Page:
Side Note ... [ When listing items, béu is similar to English ... there is pause between every item except the last two items. Between these items, béu has and English has "and" ]


TW 595.png ............................... suna_dunu_celai lé àu = "orange, brown, pink and black" ... [ notice the 2 gaps and the 2 breaks in the béu script ]


By the way, this would be spelled out as ... sadu sanu nùa sana jù_duzu sanu nùa sanu jù_compa sane lata sanai dù_táu lé_sanau dù dù ... [ for a break and for a gap ]

Note that the word has a special symbol ... táu lé. There are about 30 common words that have short-hard symbols. They are never written out in full.


Single gaps are very common. Occasionally you can have "double gaps" and even "treble gaps". These rare creatures represent "pregnant pauses" which are sometimes used for comic effect.

Note the single point used in the "double gap" and the pair of points used in the "treble gap".

For a "double gap" there should be 75% letter height space above and below the dot. For a "treble gap" it is the same 75% letter height above and below the dots plus a 25% letter height between the dots.

There is also a punctuation mark called the koipa "sunmark" ( kòi = sun faspa = mark koipa = "sunmark" ) ... always red infill. This is basically a full-stop. The koipa has double the diameter of omba (omba means "circle" and is used as a decimal point).

There are also punctuation marks called deupa "moonmark" ( dèu = moon faspa = mark deupa = "moonmark" ) ... always gold infill. These are basically brackets. The opening one is called deupa damau and the closing one is called deupa dagoi.


TW 749.png


The deupa are solely used as quotation marks. For other sorts of bracketing the form shown above on the RHS should be used. .......... to be named ... "above shelf" / "below shelf" ???

Usually everything is written in "textblocks". Three and a bit "textblocks" are shown on the demonstration page below ... [ I could note be arsed wording all the textblocks, so reverted to dotted lines towards the RHS ]

TW 573.png


This is the first page in a "chapter" in a paperback book. Notice the symbol at the top left hand side of the first "textblock". This is called a "tile" and is always the first thing in a chapter.

Textblocks fit in between "rails" (the dark horizontal lines) about 4 inches apart. The width of a block should be between 60% and 90% * of the block height. Of course it is best to start a new block when the scene of the narrative changes or there is some other discontinuity of the action, but this is not always possible. One then just must arbitrarily split the text into two blocks. The standard practice is to stretch the text a bit so that the tops and bottoms of every column line up.

There is no way to split a word between two lines as we can do in the West by using two hyphens. A koipa starts of every textblock.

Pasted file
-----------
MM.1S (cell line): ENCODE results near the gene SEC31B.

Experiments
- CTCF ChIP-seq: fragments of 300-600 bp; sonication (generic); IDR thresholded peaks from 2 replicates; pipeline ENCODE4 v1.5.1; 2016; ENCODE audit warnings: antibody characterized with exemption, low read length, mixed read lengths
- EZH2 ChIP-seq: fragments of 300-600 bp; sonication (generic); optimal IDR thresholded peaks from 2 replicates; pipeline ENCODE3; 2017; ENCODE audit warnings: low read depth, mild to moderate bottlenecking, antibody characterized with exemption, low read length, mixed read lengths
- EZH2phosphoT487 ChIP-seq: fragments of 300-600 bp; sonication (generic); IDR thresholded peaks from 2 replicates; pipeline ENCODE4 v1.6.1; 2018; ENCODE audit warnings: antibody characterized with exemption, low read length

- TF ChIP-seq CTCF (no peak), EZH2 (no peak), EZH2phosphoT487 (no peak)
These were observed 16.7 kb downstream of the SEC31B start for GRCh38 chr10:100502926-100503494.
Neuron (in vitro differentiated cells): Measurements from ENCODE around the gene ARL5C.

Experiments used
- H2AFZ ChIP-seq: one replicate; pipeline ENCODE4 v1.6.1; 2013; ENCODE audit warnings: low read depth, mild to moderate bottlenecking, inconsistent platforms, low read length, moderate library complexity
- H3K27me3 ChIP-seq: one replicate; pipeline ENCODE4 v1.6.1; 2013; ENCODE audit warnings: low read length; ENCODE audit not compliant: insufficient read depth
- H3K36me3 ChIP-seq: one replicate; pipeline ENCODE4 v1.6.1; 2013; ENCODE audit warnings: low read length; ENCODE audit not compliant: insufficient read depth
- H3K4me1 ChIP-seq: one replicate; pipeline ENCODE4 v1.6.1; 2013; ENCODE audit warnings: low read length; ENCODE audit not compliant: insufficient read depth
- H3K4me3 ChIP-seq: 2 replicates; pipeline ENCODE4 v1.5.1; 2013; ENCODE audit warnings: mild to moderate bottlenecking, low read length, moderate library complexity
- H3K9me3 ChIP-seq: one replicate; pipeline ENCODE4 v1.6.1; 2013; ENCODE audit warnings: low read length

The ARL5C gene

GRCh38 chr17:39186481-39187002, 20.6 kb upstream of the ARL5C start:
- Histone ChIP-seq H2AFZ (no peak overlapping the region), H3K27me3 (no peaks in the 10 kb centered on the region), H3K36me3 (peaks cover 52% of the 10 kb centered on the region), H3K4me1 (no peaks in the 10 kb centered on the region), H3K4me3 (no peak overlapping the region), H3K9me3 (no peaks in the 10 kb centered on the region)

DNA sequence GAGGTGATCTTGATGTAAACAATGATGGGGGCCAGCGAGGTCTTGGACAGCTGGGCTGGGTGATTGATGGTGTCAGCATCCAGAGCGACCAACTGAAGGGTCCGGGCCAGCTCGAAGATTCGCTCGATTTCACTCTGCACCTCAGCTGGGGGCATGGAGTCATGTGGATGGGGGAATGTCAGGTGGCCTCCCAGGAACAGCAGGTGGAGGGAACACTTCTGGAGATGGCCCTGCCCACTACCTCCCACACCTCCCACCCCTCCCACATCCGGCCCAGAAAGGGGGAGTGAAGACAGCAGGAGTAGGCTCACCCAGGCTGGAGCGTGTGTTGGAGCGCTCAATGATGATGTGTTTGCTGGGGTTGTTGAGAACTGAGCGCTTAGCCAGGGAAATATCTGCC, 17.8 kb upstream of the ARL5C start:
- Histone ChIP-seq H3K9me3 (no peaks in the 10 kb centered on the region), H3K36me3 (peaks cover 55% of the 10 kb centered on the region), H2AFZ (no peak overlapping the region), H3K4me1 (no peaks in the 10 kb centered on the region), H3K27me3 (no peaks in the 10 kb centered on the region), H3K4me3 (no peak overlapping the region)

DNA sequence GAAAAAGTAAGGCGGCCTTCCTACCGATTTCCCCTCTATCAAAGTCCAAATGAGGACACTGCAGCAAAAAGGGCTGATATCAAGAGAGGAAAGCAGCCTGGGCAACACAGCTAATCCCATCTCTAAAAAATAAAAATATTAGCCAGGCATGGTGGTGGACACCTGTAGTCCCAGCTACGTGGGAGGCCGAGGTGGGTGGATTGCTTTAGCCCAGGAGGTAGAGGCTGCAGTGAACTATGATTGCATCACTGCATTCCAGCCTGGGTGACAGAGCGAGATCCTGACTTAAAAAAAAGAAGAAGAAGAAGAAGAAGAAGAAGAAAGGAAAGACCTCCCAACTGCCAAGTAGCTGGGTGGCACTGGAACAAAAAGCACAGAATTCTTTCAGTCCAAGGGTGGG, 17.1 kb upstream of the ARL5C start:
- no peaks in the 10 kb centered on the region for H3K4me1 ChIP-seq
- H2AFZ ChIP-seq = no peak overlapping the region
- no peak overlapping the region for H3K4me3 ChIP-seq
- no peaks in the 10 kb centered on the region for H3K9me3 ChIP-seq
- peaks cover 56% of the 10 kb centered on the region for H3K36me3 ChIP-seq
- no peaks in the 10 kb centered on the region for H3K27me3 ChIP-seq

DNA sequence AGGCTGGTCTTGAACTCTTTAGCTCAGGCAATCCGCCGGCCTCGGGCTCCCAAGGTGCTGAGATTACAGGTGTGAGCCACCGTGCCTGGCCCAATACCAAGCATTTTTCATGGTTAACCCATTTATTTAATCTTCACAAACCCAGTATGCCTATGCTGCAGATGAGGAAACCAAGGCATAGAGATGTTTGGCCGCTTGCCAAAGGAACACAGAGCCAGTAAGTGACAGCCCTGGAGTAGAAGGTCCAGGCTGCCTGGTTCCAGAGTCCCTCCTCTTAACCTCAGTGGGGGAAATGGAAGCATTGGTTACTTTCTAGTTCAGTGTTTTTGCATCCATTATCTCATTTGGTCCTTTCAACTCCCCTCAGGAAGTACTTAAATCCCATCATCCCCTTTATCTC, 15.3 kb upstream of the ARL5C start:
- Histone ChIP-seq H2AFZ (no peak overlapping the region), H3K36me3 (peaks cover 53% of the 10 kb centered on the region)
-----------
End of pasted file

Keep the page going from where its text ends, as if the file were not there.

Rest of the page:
The first text block starts at the top left (as you would expect). The second textblock starts below where the first text block stops. In fact the vertical space between the stop and the start of the two textblocks is equal to the horizontal "interblockspace"). Between textblocks there is a one culumn gap.

In every textblock, one word or short noun phrase is highlighted in blue. The shape of the highlighted area is rectangular with rounded edges. Usually a noun is chosen and the more iconic the better. Statistically these highlighted words tend to come towards the beginning of the "textblock".

There are two sizes for books. For all hardback books the size is about 8 inches by about 11 inches. For all paperback books the size is about 5 inches by about 8 inches. They are stored as shown in the figure below.




Unlike books produced in the West, these books are held with the spine horizontal when being read. The hardback page has two "rails" per page (i.e. three dark horizontal lines instead of two).


TW 576.png


On the paperback book, the title is written on the spine and on the front of the book. On the hardback book the title is written on the front, also there is a flap that slides into the spine. However when the book is stored on a shelf, it is pulled out and hangs down. Hence the hardback books can be easily located, even when they are in the bookshelf.

A book will be divided into chapters. A chapter will have a number and usually a title as well. Either at the end of the book or just after the chapter, there will be a page, in which all the highlighted words for a chapter are listed in order. Instead of referencing things by page number, things are reference by chapter and textblock (indictated by the highlighted word(s) ).

Any particular word in a book can be reference by 5 parameters ...

1) "title of book"

2) number of the chapter .... will perhaps have a title as well

3) the highlighted word(s) ... these will be numbered ... [ number corresponds to textblock ]

4) the number of koipai passed.

5) the number of the word in the sentence


... Index

  1. Introduction to Béu
  2. Béu : Chapter 1 : The Sounds
  3. Béu : Chapter 2 : The Noun
  4. Béu : Chapter 3 : The Verb
  5. Béu : Chapter 4 : Adjective
  6. Béu : Chapter 5 : Questions
  7. Béu : Chapter 6 : Derivations
  8. Béu : Chapter 7 : Way of Life 1
  9. Béu : Chapter 8 : Way of life 2
  10. Béu : Chapter 9 : Word Building
  11. Béu : Chapter 10 : Gerund Phrase
  12. Béu : Discarded Stuff
  13. A statistical explanation for the counter-factual/past-tense conflation in conditional sentences